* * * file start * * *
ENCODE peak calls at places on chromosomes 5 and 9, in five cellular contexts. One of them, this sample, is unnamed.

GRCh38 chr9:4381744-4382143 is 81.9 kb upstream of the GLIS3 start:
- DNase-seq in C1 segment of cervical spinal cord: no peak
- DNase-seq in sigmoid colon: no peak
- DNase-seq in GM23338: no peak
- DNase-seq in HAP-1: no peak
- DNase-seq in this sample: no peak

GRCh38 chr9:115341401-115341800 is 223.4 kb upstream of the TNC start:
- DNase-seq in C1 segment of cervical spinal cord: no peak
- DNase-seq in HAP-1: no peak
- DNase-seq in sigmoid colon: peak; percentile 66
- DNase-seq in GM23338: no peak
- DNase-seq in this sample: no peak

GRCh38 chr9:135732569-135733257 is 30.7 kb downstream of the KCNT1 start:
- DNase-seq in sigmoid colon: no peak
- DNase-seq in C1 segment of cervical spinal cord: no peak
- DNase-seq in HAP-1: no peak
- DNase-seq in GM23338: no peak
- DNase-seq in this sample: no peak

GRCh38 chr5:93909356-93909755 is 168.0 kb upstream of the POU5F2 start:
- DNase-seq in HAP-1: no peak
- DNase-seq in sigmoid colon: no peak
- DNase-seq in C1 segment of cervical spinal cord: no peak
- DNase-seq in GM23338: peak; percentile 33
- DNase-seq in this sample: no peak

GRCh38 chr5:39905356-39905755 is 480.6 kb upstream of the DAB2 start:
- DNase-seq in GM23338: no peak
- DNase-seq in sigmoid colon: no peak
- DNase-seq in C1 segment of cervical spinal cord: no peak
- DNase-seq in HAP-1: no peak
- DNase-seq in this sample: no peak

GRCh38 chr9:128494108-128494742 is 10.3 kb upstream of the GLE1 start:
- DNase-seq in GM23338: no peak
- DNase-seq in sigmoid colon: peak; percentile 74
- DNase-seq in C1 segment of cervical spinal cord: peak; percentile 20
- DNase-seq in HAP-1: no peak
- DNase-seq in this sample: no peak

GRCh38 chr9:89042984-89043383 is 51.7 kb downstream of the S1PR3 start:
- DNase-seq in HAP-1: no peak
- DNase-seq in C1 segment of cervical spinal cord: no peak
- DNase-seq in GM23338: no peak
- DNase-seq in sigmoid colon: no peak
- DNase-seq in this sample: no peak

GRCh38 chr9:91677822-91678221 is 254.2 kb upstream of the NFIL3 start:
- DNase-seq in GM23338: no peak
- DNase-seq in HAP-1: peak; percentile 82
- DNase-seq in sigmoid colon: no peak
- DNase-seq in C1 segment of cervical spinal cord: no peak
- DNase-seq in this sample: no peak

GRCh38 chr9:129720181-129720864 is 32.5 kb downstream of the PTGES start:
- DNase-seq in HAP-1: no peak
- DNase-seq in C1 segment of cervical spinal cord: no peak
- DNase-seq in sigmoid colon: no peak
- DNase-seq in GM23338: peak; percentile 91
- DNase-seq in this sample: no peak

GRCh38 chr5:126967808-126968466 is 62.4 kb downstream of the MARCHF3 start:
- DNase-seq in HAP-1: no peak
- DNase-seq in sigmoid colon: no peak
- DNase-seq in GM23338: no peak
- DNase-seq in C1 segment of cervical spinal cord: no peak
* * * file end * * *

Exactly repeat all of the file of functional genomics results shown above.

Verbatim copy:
ENCODE peak calls at places on chromosomes 5 and 9, in five cellular contexts. One of them, this sample, is unnamed.

GRCh38 chr9:4381744-4382143 is 81.9 kb upstream of the GLIS3 start:
- DNase-seq in C1 segment of cervical spinal cord: no peak
- DNase-seq in sigmoid colon: no peak
- DNase-seq in GM23338: no peak
- DNase-seq in HAP-1: no peak
- DNase-seq in this sample: no peak

GRCh38 chr9:115341401-115341800 is 223.4 kb upstream of the TNC start:
- DNase-seq in C1 segment of cervical spinal cord: no peak
- DNase-seq in HAP-1: no peak
- DNase-seq in sigmoid colon: peak; percentile 66
- DNase-seq in GM23338: no peak
- DNase-seq in this sample: no peak

GRCh38 chr9:135732569-135733257 is 30.7 kb downstream of the KCNT1 start:
- DNase-seq in sigmoid colon: no peak
- DNase-seq in C1 segment of cervical spinal cord: no peak
- DNase-seq in HAP-1: no peak
- DNase-seq in GM23338: no peak
- DNase-seq in this sample: no peak

GRCh38 chr5:93909356-93909755 is 168.0 kb upstream of the POU5F2 start:
- DNase-seq in HAP-1: no peak
- DNase-seq in sigmoid colon: no peak
- DNase-seq in C1 segment of cervical spinal cord: no peak
- DNase-seq in GM23338: peak; percentile 33
- DNase-seq in this sample: no peak

GRCh38 chr5:39905356-39905755 is 480.6 kb upstream of the DAB2 start:
- DNase-seq in GM23338: no peak
- DNase-seq in sigmoid colon: no peak
- DNase-seq in C1 segment of cervical spinal cord: no peak
- DNase-seq in HAP-1: no peak
- DNase-seq in this sample: no peak

GRCh38 chr9:128494108-128494742 is 10.3 kb upstream of the GLE1 start:
- DNase-seq in GM23338: no peak
- DNase-seq in sigmoid colon: peak; percentile 74
- DNase-seq in C1 segment of cervical spinal cord: peak; percentile 20
- DNase-seq in HAP-1: no peak
- DNase-seq in this sample: no peak

GRCh38 chr9:89042984-89043383 is 51.7 kb downstream of the S1PR3 start:
- DNase-seq in HAP-1: no peak
- DNase-seq in C1 segment of cervical spinal cord: no peak
- DNase-seq in GM23338: no peak
- DNase-seq in sigmoid colon: no peak
- DNase-seq in this sample: no peak

GRCh38 chr9:91677822-91678221 is 254.2 kb upstream of the NFIL3 start:
- DNase-seq in GM23338: no peak
- DNase-seq in HAP-1: peak; percentile 82
- DNase-seq in sigmoid colon: no peak
- DNase-seq in C1 segment of cervical spinal cord: no peak
- DNase-seq in this sample: no peak

GRCh38 chr9:129720181-129720864 is 32.5 kb downstream of the PTGES start:
- DNase-seq in HAP-1: no peak
- DNase-seq in C1 segment of cervical spinal cord: no peak
- DNase-seq in sigmoid colon: no peak
- DNase-seq in GM23338: peak; percentile 91
- DNase-seq in this sample: no peak

GRCh38 chr5:126967808-126968466 is 62.4 kb downstream of the MARCHF3 start:
- DNase-seq in HAP-1: no peak
- DNase-seq in sigmoid colon: no peak
- DNase-seq in GM23338: no peak
- DNase-seq in C1 segment of cervical spinal cord: no peak